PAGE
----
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ResourcesHuman Research Ethics(US) Controversial alcohol study cancelled by US health agency – Nature (Sara Reardon | June 2018)

Australasian Human Research Ethics Consultancy Services Pty Ltd (AHRECS)

(US) Controversial alcohol study cancelled by US health agency – Nature (Sara Reardon | June 2018)

 


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The US National Institutes of Health (NIH) has terminated a controversial US$100-million study examining whether drinking small amounts of alcohol every day can improve health.

Further news about this now closed controversial study into alcohol consumption. Based on the allegations in the media you are left wondering what the various parties were thinking? This case could be used in professional development workshops to highlight how conflicts of interest can completely undermine the credibility of a project, the line of enquiry and those involved in a project.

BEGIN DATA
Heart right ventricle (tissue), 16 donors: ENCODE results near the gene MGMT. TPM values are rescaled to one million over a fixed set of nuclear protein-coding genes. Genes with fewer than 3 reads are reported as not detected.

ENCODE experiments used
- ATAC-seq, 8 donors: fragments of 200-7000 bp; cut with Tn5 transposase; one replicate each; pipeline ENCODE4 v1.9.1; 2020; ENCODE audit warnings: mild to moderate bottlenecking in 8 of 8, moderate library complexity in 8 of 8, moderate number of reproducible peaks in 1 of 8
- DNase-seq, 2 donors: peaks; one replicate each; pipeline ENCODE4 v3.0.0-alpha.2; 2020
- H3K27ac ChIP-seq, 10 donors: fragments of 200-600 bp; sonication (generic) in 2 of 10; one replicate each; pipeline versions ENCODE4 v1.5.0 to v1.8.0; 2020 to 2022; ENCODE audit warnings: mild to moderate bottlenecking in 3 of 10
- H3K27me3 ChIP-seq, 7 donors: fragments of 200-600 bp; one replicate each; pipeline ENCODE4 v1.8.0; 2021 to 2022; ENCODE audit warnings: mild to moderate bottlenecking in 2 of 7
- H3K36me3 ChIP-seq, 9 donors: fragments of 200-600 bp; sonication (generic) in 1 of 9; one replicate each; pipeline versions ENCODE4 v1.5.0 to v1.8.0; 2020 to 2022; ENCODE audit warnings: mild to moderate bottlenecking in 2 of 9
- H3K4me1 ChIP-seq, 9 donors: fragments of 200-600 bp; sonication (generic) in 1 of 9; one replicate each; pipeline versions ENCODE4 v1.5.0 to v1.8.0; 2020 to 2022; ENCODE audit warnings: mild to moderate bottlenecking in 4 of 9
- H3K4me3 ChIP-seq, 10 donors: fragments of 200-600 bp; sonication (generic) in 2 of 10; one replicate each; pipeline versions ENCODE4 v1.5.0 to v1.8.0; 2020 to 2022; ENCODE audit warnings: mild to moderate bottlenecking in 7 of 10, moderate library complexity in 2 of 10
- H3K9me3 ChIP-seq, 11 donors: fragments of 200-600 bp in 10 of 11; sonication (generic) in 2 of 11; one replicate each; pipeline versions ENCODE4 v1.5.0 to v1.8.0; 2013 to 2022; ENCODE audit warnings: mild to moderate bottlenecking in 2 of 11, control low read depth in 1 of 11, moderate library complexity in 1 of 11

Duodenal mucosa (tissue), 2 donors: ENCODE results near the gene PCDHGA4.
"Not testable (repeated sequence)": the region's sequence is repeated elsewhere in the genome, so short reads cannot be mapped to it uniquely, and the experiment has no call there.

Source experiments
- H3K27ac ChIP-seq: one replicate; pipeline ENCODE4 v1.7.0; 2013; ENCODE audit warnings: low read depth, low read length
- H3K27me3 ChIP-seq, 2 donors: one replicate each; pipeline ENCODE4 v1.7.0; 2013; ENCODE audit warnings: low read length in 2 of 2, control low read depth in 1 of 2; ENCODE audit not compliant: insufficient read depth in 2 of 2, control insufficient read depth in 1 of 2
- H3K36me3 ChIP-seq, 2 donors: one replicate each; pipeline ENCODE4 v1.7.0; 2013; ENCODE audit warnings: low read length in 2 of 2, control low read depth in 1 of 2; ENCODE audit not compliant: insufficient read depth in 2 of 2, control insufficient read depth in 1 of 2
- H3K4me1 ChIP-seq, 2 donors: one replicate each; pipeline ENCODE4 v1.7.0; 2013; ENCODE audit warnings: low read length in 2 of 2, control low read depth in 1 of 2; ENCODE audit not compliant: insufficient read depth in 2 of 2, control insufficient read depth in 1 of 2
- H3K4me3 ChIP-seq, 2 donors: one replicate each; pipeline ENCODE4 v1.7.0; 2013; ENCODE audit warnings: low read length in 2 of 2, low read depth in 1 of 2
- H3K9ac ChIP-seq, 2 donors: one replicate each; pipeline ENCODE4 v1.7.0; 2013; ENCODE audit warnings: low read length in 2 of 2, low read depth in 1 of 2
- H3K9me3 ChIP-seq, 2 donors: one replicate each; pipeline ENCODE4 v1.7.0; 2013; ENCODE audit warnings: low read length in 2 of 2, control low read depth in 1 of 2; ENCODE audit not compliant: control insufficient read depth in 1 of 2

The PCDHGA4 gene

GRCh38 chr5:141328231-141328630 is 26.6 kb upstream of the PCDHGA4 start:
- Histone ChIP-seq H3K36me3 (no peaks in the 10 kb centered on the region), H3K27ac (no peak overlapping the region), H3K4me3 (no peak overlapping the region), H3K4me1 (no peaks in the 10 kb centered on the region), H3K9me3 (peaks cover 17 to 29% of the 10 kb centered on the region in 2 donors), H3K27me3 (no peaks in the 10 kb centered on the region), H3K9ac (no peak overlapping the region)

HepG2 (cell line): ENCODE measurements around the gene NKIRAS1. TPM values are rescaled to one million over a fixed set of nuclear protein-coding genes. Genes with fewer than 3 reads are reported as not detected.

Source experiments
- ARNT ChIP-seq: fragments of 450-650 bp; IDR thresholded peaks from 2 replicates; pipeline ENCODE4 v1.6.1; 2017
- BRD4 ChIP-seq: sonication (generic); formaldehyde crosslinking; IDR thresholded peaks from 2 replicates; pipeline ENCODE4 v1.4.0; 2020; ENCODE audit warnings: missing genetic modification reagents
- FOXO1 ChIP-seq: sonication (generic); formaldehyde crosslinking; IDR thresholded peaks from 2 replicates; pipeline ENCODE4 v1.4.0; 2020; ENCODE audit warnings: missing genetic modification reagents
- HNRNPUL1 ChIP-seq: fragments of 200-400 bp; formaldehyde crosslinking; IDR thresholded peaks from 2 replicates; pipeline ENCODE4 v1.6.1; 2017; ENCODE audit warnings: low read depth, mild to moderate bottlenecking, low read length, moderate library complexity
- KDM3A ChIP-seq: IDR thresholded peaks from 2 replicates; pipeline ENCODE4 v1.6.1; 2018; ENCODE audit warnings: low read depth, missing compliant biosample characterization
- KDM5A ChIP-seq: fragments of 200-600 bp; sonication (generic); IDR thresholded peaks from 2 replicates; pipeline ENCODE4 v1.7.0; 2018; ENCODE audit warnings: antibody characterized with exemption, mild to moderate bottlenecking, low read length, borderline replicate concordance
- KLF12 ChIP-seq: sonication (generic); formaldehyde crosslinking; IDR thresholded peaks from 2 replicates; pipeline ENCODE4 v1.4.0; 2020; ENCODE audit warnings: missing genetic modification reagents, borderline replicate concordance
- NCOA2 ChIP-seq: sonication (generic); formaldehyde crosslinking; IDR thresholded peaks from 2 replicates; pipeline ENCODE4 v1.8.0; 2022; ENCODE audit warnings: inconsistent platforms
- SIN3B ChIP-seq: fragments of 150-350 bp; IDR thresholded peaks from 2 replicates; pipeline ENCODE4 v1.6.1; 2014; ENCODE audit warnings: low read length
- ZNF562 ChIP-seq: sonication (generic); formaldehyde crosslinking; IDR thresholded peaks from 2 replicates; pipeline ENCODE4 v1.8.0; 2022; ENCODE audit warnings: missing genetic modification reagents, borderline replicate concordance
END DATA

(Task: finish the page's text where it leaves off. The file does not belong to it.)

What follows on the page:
The agency’s decision, announced on 15 June, came shortly after an NIH advisory council voted unanimously to end the trial. An agency investigation had found that NIH staff and outside researchers acted inappropriately by soliciting industry funding and biasing the grant-review process to favour specific scientists.
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Those findings would have undermined the study’s credibility if it had been allowed to proceed, said NIH director Francis Collins at the advisory-council meeting. “Is it even possible at this point that the results of this trial would have the credibility to influence anyone’s decision-making?” he asked. “That does in fact seem quite doubtful.”
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The study, which began enrolling participants in February 2018 under the auspices of the National Institute on Alcohol Abuse and Alcoholism (NIAAA), included $67 million from 5 alcohol companies over 10 years. It came under fire in March after the New York Times reported that the study’s lead investigator — cardiovascular researcher Kenneth Mukamal of Beth Israel Deaconess Medical Center in Boston, Massachusetts — and his collaborators had directly courted funding from the liquor industry in 2013 and 2014, before the study’s launch.
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